In 2 Corinthians 5, Paul elaborates on how people transformed by the gospel should carry out God’s purposes in the world. The fear and knowledge of God leads believers to persuade others (5:11). The gospel frees people from living for themselves, and frees them to living for Christ (5:15). The love of Christ controls his people (5:14). The reconciliation that has taken place between man and God comes with a built-in ministry of reconciliation, as God makes his appeal for salvation through his people. In short, we are his ambassadors (5:20). In his earlier letter to the Corinthians, Paul laid out this vision for God getting glory from the local church in this way: “But God chose what is foolish in the world to shame the wise; God chose what is weak in the world to shame the strong” (1 Cor. 1:27).

Similarly, 2 Corinthians teaches us that the church is God’s means to bring glory to himself. 

3. Suffering reveals the strength of the weak.

Finally, 2 Corinthians will prepare your congregation for suffering.

Paul begins his letter by pointing us to the God of all comfort, “who comforts us in all our affliction” (1:4). Paul speaks from experience (4:7–12; 11:21–29). He knows suffering brings about God’s gracious comfort; he also knows our suffering can act like a springboard for ministry to others. Not only does God draw near to those in affliction, but we learn from 2 Corinthians that the affliction itself is serving God’s good purposes in our lives. Paul says that the suffering he encountered in his own ministry served to help him not rely on himself, but on God (1:9). Even in the midst of our suffering, God is at work, preparing us for an eternity with him: “So we do not lose heart. Though our outer self is wasting away, our inner self is being renewed day by day. For this light momentary affliction is preparing for us an eternal weight of glory beyond all comparison, as we look not to the things that are seen but to the things that are unseen. For the things that are seen are transient, but the things that are unseen are eternal” (2 Cor. 4:16–18).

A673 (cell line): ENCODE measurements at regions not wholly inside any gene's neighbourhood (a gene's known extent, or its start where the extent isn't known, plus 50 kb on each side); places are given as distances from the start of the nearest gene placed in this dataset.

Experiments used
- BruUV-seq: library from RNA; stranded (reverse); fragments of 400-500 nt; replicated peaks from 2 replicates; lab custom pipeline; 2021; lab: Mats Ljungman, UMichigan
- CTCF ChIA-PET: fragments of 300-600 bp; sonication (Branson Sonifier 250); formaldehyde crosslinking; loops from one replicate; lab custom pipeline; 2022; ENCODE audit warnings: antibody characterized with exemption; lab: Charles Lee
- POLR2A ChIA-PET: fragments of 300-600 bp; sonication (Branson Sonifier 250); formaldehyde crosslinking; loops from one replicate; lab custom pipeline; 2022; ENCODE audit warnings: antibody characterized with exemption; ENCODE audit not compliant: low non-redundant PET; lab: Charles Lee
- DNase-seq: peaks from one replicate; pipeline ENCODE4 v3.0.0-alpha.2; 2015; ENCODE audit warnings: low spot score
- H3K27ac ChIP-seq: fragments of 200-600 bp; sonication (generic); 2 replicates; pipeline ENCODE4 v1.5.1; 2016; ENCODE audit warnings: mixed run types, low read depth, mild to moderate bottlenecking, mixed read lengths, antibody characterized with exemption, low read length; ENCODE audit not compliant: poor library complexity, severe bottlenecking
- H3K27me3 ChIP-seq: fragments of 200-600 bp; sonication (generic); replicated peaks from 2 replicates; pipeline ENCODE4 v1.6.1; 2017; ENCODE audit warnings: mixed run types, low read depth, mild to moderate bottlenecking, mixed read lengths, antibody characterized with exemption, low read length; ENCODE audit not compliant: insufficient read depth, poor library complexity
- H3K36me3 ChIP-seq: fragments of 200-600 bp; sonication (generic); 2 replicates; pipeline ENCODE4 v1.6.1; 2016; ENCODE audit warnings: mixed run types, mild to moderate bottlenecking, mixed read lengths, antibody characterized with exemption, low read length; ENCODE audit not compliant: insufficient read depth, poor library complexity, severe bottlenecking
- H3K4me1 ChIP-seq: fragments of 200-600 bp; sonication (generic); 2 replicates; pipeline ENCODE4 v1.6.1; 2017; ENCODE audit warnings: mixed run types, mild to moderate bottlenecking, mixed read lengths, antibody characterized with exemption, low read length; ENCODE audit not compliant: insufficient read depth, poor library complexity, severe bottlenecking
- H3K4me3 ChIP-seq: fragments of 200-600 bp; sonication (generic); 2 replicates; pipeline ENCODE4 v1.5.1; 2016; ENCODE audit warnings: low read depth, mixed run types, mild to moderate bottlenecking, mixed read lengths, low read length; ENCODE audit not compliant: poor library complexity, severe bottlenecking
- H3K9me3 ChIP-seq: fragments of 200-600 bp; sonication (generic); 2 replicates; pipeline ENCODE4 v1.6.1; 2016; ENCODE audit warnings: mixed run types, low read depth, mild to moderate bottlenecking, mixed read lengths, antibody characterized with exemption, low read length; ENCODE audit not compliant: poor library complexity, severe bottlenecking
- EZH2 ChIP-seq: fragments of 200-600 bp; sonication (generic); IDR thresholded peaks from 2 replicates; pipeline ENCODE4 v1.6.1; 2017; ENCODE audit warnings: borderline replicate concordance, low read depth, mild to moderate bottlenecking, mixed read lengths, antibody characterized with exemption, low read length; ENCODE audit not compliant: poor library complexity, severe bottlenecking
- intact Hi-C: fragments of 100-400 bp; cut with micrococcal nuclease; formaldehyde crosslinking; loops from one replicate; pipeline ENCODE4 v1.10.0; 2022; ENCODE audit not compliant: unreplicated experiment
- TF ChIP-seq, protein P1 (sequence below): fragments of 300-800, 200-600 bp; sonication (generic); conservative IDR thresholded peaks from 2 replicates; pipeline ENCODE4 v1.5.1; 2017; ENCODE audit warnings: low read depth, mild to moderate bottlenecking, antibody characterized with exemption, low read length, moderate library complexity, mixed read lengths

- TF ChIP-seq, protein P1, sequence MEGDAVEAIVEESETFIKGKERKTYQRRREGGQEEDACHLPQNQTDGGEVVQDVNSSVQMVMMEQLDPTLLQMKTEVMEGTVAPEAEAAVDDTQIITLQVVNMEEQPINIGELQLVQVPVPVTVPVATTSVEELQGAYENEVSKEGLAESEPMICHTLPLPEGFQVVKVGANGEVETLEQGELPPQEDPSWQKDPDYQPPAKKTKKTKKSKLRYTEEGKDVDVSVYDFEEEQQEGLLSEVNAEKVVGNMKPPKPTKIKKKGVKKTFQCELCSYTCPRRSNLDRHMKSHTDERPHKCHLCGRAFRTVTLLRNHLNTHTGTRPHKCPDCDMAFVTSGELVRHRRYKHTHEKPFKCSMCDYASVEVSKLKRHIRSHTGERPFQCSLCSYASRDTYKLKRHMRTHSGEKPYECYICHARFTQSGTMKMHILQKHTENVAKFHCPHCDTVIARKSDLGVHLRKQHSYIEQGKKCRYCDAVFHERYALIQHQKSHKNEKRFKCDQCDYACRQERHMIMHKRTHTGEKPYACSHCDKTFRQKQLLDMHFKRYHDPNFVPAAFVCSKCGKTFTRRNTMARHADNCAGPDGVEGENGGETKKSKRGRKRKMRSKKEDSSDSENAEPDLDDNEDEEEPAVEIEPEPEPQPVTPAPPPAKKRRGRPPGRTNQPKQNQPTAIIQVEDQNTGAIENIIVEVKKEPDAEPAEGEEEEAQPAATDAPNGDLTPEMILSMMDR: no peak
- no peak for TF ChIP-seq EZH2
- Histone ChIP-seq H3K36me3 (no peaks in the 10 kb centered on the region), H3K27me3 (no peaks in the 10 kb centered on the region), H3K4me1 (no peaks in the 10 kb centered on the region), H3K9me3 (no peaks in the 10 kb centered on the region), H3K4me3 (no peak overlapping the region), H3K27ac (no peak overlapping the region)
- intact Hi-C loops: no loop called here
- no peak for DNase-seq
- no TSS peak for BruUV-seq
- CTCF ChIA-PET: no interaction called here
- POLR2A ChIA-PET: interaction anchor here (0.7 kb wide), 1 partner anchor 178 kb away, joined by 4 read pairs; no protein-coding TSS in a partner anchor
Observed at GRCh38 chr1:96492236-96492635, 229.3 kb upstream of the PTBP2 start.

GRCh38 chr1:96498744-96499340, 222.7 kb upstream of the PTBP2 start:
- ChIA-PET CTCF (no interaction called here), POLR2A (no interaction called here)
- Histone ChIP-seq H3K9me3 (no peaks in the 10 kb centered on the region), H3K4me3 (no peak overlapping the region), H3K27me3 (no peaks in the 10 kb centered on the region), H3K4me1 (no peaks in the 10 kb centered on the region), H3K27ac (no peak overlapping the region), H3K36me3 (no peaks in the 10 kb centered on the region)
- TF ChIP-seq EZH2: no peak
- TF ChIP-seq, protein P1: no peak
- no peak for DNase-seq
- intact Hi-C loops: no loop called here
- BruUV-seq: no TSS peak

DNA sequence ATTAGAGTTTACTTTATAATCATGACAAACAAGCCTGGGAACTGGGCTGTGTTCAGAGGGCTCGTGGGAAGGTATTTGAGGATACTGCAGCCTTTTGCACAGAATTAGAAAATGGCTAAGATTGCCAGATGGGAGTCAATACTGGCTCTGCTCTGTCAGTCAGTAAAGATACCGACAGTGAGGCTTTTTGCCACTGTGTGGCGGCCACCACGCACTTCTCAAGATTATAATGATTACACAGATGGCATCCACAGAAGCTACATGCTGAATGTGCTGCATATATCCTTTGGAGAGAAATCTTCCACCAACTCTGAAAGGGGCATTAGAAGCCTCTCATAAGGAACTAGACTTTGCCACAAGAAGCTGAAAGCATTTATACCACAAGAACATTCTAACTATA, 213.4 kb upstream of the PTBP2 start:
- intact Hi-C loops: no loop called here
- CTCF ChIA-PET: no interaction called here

Pastor, may our churches be like the Macedonians in 2 Corinthians 8. Tested severely by affliction and extreme poverty, they responded with an abundance of joy that overflowed into a generous financial gift for the needy (8:1–7). Looking to the unseen doesn’t diminish the affliction right in front of us, nor should we downplay the pain that many in our congregation experience.

We don’t have to pretend we’re not hurting. The church is a place where we can be “sorrowful, yet always rejoicing” (6:10) because God is sovereign and good, and suffering only reveals and solidifies the source of our hope and strength. 


Pastor, I hope you will give yourself to preaching this wonderful letter. I preached this book in 20 sermons, and God has shaped our church through it. We’ve seen how God’s power is perfected in and through our weakness. This is God’s pattern for glorifying himself, as the work of Jesus made clear: “For he was crucified in weakness, but lives by the power of God. For we also are weak in him, but in dealing with you we will live with him by the power of God” (2 Cor. 13:4).


  • Mark Seifrid’s commentary (2014) in The Pillar New Testament Commentary series was my “go-to” commentary for this series. It was helpful with technical issues and devotionally rich. 
  • John Stott’s short little commentary (1988) in The Bible Speaks Today series is helpful to summarize each section of text with reliable application. 
  • Linda Belleville’s commentary (1996) in the IVP NTCS was useful, especially for background information. 
  • I like to read the Preaching the Word series when I can, which are essentially sermons in written form. I read this series to get an overview of the text and to mine the helpful sermon illustrations! Kent Hughes’ work (2006) on 2 Corinthians provided an encouraging run through the text. It’s worth the read.
Travis Cardwell

Travis Cardwell is the senior pastor of The Baptist Church of the Redeemer in Houston, Texas.